Young Borrowers Face A Life of Debt
By G. Pascal Zachary
Financial insecurity is one of the staples of American life, and fuel for our nation's politics as well as cable TV shows. Once the elderly worried endlessly about money matters, athough now people over 65 count as the wealthiest group of Americans. Rather, today the biggest worriers about what's euphemistically called our "financial future" are the young, and especially people under 25 years old.
For new college graduates and people out of school for only a few years, financial worries are enormous. Home prices, even if they are starting to fall, remain very high relative to ordinary incomes, and higher mortgage rates are no balm to money worries either. All Americans carry more debt on average than in the past but the increase for young people is most striking since young workers generally earn the least. Between college loans and car loans, people in their 20s are amazingly burdened financially compared to earlier generations, especially compared to my own generation of late-stage baby-boomer.
If in the 1960s and early 70s, my college friends and new graduates shouted, "Burn baby burn," to signify their desire to tearing down the status quo, youth today embrace the credo, "Borrow, baby, borrow" because of their dependency on cheap credit without which their chances of building a decent middle-class life seem poor to none.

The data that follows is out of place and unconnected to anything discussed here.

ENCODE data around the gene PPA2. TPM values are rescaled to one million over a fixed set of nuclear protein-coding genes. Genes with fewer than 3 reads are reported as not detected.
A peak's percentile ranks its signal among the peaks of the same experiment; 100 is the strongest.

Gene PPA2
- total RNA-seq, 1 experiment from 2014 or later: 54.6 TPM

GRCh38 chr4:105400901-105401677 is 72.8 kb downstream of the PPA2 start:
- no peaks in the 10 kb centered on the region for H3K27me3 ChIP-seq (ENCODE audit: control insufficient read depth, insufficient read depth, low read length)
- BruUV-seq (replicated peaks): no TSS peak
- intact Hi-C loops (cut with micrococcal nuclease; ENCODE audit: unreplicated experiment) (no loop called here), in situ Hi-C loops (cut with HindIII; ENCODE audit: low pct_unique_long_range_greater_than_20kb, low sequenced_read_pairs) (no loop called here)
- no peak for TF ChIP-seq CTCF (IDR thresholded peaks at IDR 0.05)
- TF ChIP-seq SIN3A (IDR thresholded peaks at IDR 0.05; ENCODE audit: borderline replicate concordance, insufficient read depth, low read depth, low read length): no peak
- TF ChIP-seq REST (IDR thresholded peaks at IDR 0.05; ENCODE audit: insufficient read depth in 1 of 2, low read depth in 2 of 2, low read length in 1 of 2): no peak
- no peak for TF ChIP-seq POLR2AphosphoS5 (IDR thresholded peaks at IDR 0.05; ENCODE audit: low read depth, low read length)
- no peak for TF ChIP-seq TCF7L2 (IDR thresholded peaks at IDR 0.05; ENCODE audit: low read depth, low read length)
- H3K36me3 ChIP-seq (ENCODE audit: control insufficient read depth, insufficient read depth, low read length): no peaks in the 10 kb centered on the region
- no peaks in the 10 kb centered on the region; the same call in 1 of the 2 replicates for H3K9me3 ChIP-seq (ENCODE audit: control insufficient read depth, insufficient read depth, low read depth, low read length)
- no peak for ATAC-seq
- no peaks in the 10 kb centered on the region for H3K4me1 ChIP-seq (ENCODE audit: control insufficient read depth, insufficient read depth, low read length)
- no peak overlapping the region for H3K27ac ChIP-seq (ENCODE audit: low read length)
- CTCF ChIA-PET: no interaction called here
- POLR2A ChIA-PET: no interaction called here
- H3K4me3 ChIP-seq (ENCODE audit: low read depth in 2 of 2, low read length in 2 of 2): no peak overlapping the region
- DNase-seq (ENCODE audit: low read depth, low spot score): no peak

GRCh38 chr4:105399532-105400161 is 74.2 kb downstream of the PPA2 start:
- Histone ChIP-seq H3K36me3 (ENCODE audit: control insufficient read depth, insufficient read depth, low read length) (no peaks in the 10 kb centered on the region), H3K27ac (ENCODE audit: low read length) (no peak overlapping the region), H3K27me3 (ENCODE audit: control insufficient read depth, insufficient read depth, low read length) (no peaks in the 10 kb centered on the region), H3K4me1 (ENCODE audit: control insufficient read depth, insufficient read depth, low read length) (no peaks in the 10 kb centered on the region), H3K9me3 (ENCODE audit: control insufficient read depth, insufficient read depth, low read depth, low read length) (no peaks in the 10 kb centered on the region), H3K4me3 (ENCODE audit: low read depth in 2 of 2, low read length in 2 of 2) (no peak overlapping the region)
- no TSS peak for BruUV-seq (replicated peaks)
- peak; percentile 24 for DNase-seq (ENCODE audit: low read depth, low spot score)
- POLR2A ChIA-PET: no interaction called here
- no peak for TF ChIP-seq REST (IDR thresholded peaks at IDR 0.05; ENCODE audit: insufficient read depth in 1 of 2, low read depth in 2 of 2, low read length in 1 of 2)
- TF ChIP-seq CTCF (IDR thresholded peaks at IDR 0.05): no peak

If you wonder why borrowed money fuels the lifestyles of all ages, turn on a new documentary, "In Debt We Trust," by the veteran dissenting TV journalist and media critic, Danny Schechter. "In Debt We Trust" vividly shows how Americans get ensnared in a web of debt spun by a "credit industrial complex" that almost seems to function like a conspiracy to drive people into financial servitude. Schechter's central insight is bold, provocative and timely. As he quotes a Brooklyn consumer activist, "Debt is profitable."
Out of this kernel of truth comes Schechter's fascinating tour of the various ways that lenders earn money, chiefly through short-term loans through credit cards. While the abuses of card companies are well known, Schechter sheds light on some emerging credit practices that will inspire outrage in his viewers. One of the most insidious is a service by H. & R. Block to loan money against future tax returns at very high rates.
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